Q. What kind of parts/applications are we talking about?
A. The range of aerospace components and applications where EDM can be applied continues to grow. If before there were only a few applications, belonging almost exclusively to traditional EDM such as cooling holes and grooves in NGVs, segments, and blades, they have now been diversified to include impellers, IBRs, OGVs, turbine discs, combustion chambers, and fan blades.
Q. What caused this leap in recent years? Was it simply the development of new generators that transformed EDM into a competitive machining technique for the aerospace sector, even when it comes to so-called ‘critical parts’?
A. Obviously, the leap forward in technology has been triggered by new generations of EDM machine generators, but also by advancements in the development of EDM technology. While only a few EDM parameters could be configured previously, now more than 30 configurable parameters can be used. This provides much greater flexibility when it comes to finding the optimal solution. Then, we must acknowledge the work of the OEMs to introduce EDM into critical parts, the drive and tenacity of their engineering and manufacturing managers that were open and prepared to accept, check, and approve EDM for these types of parts. Without them, it would have been impossible to reach this point.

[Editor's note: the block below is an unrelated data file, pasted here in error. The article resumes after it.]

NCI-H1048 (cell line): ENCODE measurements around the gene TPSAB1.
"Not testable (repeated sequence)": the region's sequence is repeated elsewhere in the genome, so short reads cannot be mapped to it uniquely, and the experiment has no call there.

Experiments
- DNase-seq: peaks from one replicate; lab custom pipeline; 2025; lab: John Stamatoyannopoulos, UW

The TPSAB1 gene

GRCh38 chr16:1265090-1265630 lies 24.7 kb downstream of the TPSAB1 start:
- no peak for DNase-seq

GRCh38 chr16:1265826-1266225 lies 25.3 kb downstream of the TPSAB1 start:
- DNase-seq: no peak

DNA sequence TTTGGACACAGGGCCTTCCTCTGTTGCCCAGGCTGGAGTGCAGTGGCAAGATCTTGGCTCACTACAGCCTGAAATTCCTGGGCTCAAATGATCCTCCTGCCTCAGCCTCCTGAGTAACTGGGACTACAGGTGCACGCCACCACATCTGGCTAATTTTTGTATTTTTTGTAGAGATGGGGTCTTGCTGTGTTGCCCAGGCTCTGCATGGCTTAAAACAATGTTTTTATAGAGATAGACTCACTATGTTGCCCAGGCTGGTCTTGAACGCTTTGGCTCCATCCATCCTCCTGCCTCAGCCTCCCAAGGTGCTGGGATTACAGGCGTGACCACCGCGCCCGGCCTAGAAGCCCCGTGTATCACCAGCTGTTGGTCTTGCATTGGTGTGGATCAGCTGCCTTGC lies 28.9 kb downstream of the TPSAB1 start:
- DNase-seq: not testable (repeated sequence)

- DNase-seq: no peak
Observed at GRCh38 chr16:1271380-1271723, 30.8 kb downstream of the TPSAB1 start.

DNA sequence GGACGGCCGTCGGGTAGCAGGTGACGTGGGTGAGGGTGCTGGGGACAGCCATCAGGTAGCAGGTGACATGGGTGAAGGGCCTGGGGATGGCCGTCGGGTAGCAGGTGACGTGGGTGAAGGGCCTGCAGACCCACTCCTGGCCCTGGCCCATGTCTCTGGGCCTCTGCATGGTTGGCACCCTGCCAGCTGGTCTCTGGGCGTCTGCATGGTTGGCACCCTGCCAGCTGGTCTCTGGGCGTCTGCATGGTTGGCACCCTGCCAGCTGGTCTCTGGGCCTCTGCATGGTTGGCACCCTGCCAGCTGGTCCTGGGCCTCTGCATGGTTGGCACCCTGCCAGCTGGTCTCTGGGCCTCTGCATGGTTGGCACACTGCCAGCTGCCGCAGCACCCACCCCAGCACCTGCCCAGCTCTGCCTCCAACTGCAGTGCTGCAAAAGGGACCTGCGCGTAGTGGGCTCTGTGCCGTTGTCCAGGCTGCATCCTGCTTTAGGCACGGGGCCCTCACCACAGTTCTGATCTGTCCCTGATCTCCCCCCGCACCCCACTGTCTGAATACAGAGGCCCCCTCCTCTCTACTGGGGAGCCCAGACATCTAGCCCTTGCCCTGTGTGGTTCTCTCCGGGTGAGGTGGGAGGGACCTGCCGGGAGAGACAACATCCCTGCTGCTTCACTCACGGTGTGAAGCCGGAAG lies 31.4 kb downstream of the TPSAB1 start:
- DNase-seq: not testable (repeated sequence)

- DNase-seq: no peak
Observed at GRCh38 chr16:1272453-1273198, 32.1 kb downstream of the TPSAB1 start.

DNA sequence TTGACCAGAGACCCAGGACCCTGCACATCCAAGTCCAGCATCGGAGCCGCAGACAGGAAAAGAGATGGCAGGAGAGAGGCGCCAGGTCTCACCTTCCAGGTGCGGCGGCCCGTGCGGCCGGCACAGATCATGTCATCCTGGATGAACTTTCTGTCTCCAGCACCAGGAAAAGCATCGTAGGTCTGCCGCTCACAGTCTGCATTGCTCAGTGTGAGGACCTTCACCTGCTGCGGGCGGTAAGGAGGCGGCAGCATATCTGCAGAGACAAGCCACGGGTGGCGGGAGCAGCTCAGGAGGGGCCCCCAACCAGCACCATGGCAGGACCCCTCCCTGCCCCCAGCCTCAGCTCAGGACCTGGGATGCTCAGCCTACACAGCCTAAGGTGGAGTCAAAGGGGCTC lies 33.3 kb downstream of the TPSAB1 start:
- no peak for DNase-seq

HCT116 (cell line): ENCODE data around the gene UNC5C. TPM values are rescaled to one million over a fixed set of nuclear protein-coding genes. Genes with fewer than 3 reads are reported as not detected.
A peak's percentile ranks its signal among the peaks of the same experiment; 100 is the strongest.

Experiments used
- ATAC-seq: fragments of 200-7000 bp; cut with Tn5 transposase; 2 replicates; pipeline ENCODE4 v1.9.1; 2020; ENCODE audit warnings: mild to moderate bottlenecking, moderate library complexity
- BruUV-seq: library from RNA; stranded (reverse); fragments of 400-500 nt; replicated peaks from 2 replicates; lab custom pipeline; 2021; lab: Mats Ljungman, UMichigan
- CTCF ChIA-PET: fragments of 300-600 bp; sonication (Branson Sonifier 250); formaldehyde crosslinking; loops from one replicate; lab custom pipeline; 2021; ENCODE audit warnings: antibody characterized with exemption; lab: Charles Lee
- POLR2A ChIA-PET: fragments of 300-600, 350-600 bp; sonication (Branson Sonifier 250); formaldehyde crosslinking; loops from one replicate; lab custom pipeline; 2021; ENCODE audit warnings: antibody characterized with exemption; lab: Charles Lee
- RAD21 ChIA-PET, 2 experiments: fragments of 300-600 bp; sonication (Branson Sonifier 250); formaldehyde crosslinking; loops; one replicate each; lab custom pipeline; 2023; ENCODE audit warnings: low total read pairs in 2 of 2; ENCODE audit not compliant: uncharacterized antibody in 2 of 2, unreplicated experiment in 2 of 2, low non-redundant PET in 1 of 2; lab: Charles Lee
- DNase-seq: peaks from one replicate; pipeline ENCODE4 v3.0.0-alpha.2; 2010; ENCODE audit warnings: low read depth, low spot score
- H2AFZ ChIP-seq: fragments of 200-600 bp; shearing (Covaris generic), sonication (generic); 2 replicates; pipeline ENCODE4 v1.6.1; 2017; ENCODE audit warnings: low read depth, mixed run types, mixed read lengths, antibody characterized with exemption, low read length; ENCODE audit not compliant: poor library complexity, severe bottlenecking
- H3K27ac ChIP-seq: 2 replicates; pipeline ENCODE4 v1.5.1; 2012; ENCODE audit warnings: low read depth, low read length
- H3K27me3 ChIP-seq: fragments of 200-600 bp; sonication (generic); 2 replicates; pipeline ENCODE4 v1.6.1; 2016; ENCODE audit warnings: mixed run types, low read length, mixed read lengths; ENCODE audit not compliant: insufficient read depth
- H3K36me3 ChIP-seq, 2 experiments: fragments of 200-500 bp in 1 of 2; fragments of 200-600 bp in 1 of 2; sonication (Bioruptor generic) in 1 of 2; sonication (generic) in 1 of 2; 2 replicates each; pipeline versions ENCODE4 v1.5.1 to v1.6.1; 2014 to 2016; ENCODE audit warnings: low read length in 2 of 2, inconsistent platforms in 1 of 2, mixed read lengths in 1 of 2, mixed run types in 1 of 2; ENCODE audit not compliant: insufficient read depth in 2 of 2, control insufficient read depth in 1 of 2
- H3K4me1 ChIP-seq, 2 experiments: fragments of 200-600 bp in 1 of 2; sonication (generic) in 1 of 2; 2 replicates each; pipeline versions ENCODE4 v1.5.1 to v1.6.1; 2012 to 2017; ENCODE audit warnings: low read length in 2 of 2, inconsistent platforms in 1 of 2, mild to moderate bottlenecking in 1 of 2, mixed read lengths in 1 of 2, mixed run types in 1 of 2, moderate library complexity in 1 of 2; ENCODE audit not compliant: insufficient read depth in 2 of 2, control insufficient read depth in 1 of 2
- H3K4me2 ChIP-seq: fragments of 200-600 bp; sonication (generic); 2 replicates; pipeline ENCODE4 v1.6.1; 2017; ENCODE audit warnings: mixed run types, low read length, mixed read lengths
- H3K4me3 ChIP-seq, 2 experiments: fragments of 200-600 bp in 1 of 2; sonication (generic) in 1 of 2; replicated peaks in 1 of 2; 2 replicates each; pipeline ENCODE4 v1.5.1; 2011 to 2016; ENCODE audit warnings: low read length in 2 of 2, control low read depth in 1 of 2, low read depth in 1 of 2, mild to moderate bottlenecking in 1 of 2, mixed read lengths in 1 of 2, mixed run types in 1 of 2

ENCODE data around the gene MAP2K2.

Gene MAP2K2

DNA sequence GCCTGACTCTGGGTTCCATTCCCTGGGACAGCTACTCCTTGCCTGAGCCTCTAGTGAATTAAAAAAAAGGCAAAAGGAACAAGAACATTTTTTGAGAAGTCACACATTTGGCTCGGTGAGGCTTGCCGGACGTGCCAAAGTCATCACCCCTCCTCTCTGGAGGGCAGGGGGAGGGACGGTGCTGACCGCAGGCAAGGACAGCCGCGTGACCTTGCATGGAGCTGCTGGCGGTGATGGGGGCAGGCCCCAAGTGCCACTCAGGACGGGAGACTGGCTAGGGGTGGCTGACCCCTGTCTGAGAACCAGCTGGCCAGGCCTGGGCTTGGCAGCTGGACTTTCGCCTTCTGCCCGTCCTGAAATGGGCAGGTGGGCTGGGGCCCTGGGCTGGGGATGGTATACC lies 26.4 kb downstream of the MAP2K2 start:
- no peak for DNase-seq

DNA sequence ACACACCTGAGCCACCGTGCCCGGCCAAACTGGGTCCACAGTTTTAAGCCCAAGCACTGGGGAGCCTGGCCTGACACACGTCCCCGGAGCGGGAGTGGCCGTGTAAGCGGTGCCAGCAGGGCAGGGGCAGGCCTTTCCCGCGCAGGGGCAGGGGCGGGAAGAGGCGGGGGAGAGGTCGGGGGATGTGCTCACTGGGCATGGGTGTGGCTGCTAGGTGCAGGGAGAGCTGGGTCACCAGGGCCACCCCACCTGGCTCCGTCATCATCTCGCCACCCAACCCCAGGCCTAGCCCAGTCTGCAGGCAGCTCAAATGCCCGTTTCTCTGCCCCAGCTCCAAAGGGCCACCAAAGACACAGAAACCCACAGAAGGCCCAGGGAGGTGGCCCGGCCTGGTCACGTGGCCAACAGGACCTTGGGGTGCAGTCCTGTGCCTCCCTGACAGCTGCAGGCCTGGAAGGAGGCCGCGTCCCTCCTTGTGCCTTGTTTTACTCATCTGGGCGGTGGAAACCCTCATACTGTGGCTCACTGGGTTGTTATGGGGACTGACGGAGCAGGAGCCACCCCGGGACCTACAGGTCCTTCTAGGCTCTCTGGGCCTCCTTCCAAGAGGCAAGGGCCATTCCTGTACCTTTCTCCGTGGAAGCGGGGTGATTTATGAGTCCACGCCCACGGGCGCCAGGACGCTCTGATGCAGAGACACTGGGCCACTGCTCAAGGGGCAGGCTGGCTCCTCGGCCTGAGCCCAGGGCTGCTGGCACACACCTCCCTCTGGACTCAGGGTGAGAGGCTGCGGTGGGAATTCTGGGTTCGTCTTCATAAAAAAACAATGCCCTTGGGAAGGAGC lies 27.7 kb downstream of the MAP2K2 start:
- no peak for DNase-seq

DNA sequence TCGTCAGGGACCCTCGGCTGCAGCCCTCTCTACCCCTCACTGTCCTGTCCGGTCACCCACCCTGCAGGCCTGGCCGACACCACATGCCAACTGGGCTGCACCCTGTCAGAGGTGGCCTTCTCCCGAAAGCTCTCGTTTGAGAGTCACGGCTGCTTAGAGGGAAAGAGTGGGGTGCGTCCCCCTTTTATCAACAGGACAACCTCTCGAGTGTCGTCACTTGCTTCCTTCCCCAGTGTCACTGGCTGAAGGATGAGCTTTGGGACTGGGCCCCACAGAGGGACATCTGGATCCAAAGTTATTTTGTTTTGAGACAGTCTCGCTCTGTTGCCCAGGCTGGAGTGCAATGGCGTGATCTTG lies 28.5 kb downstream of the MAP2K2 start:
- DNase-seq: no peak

Q. What technical advantages have the new generators brought to EDM manufacturing of, for example, gas turbine discs, rotating parts that reach up to 60,000 rpm and must be prepared to withstand extreme pressure fluctuations and temperatures?
A. In the case of ONA’s new generators, it was the fact that they are digital. Now EDM technologies can be developed such as electrolysis and micro-cracks can be diminished or even eliminated, achieving very low recast layer levels of just a few microns. The surface requirements are acceptable, and the parts can be approved for flying..
Q. What advantages does EDM offer aerospace sector parts manufacturing over more traditional techniques such as broaching and milling?
A. From an industrial point of view, some very interesting advantages have been defined, particularly with wire EDM. Compared with conventional machining using milling and broaching, recurring consumables costs are significantly lower. In respect broaching, wire EDM offers fast and cheap prototyping solutions. Between designing and manufacturing, a broaching tool could require up to a year, while wire EDM is nearly immediate and directly associated with the cut profile’s programming. In addition, this approach does not allow for errors; if for some reason the broaching tool is not right, design modifications have to be made and manufacture a new one. In the case of EDM, after cutting the piece , the profile is measured, and if it must be adjusted, it can be done directly by programming the cutting path. On the other hand, the wire EDM machine’s autonomy is another major advantage. All of ONA’s AV models have the option of using a 45 kg wire spool system, which is nearly 8 times more than a standard 8 kg spool. And when it comes to die-sinking EDM, we can see a trend towards automation using robots and shared or individual electrode storage.